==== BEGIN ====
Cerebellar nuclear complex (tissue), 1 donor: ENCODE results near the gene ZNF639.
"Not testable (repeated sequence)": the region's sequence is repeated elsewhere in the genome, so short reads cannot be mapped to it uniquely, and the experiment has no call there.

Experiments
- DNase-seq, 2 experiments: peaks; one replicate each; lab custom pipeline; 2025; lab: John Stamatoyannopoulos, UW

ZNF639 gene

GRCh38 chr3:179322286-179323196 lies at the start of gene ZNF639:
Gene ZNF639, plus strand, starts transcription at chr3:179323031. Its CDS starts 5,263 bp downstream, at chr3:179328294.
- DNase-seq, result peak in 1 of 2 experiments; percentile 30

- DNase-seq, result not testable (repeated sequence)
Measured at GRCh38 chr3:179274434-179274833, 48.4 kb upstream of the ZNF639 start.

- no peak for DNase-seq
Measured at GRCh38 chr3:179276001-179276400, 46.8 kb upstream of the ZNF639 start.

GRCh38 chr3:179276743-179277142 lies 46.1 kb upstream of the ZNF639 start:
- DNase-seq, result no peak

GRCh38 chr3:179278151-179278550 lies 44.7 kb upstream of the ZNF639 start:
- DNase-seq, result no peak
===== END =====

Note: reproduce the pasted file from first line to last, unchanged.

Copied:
Cerebellar nuclear complex (tissue), 1 donor: ENCODE results near the gene ZNF639.
"Not testable (repeated sequence)": the region's sequence is repeated elsewhere in the genome, so short reads cannot be mapped to it uniquely, and the experiment has no call there.

Experiments
- DNase-seq, 2 experiments: peaks; one replicate each; lab custom pipeline; 2025; lab: John Stamatoyannopoulos, UW

ZNF639 gene

GRCh38 chr3:179322286-179323196 lies at the start of gene ZNF639:
Gene ZNF639, plus strand, starts transcription at chr3:179323031. Its CDS starts 5,263 bp downstream, at chr3:179328294.
- DNase-seq, result peak in 1 of 2 experiments; percentile 30

- DNase-seq, result not testable (repeated sequence)
Measured at GRCh38 chr3:179274434-179274833, 48.4 kb upstream of the ZNF639 start.

- no peak for DNase-seq
Measured at GRCh38 chr3:179276001-179276400, 46.8 kb upstream of the ZNF639 start.

GRCh38 chr3:179276743-179277142 lies 46.1 kb upstream of the ZNF639 start:
- DNase-seq, result no peak

GRCh38 chr3:179278151-179278550 lies 44.7 kb upstream of the ZNF639 start:
- DNase-seq, result no peak